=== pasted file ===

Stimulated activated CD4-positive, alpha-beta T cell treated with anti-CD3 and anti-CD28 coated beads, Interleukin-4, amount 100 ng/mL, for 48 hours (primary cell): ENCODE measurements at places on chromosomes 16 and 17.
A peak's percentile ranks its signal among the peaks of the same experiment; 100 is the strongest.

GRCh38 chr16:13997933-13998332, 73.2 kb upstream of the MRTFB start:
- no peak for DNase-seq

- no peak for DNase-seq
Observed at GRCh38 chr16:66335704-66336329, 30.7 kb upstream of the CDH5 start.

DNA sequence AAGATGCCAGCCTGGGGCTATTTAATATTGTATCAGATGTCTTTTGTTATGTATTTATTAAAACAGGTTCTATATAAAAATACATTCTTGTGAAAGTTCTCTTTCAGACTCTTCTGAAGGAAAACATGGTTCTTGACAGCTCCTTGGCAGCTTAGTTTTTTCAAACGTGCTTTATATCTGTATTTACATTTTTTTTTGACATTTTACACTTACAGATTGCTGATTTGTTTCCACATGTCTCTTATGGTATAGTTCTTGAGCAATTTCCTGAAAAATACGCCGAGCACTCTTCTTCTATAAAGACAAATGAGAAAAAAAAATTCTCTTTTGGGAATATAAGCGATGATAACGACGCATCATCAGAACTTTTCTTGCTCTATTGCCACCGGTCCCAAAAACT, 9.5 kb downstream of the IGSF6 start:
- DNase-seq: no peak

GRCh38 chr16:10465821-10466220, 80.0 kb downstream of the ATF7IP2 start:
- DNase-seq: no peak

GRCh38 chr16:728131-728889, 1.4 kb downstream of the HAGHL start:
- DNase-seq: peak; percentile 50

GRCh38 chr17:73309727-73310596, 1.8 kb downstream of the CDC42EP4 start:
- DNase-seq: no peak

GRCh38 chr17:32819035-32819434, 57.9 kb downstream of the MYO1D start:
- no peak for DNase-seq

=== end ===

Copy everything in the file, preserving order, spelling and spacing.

Stimulated activated CD4-positive, alpha-beta T cell treated with anti-CD3 and anti-CD28 coated beads, Interleukin-4, amount 100 ng/mL, for 48 hours (primary cell): ENCODE measurements at places on chromosomes 16 and 17.
A peak's percentile ranks its signal among the peaks of the same experiment; 100 is the strongest.

GRCh38 chr16:13997933-13998332, 73.2 kb upstream of the MRTFB start:
- no peak for DNase-seq

- no peak for DNase-seq
Observed at GRCh38 chr16:66335704-66336329, 30.7 kb upstream of the CDH5 start.

DNA sequence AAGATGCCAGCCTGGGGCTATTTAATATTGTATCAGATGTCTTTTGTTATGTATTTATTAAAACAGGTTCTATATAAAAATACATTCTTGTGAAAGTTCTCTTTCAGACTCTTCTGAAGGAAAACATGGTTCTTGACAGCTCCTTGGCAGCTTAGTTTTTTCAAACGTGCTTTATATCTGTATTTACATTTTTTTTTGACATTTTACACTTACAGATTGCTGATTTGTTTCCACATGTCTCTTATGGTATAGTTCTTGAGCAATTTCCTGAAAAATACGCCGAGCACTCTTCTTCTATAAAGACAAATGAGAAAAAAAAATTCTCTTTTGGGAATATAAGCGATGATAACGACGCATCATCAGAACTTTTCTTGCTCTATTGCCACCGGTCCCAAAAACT, 9.5 kb downstream of the IGSF6 start:
- DNase-seq: no peak

GRCh38 chr16:10465821-10466220, 80.0 kb downstream of the ATF7IP2 start:
- DNase-seq: no peak

GRCh38 chr16:728131-728889, 1.4 kb downstream of the HAGHL start:
- DNase-seq: peak; percentile 50

GRCh38 chr17:73309727-73310596, 1.8 kb downstream of the CDC42EP4 start:
- DNase-seq: no peak

GRCh38 chr17:32819035-32819434, 57.9 kb downstream of the MYO1D start:
- no peak for DNase-seq